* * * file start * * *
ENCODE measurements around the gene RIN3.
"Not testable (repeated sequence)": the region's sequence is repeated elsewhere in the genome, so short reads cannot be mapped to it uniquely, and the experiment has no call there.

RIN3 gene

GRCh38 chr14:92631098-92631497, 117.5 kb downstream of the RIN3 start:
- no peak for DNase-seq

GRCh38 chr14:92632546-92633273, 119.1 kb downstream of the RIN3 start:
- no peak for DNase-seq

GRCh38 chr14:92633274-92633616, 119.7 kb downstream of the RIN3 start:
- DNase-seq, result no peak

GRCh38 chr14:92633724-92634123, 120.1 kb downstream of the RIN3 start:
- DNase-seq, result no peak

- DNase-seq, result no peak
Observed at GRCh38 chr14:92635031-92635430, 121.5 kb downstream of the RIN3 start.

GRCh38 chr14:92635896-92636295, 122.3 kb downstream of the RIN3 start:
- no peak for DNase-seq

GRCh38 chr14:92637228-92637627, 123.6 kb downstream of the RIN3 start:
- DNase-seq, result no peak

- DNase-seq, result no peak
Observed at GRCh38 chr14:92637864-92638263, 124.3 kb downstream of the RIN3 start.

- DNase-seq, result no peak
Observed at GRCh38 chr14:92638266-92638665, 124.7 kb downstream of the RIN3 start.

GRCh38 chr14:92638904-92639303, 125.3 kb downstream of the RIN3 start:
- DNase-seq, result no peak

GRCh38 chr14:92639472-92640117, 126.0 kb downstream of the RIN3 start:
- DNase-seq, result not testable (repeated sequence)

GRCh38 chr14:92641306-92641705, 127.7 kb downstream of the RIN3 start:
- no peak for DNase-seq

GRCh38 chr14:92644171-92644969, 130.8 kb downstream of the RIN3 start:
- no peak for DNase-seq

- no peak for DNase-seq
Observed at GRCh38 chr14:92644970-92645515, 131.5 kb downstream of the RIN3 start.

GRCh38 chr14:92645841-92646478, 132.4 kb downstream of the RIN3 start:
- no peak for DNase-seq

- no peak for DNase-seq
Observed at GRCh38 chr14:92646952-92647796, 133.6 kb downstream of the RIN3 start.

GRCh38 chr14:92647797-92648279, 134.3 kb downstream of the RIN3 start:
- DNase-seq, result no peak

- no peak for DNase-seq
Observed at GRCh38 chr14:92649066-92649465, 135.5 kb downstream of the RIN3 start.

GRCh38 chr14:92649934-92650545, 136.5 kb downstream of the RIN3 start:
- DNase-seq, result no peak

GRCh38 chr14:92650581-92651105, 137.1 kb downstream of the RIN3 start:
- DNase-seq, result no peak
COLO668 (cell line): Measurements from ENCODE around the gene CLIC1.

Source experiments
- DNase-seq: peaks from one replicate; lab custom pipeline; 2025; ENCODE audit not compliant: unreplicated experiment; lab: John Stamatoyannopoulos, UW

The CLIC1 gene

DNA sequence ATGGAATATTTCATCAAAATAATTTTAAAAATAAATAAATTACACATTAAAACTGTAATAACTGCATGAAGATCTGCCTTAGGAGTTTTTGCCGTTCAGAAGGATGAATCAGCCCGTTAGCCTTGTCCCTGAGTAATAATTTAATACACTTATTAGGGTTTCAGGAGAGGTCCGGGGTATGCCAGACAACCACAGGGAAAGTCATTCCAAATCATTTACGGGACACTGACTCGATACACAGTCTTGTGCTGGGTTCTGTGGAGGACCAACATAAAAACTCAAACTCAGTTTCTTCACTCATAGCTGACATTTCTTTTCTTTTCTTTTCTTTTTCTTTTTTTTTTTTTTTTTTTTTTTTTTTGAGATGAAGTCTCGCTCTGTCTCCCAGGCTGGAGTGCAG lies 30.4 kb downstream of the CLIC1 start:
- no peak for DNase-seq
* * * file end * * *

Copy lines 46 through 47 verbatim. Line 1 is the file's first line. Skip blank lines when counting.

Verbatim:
- DNase-seq: peaks from one replicate; lab custom pipeline; 2025; ENCODE audit not compliant: unreplicated experiment; lab: John Stamatoyannopoulos, UW

The CLIC1 gene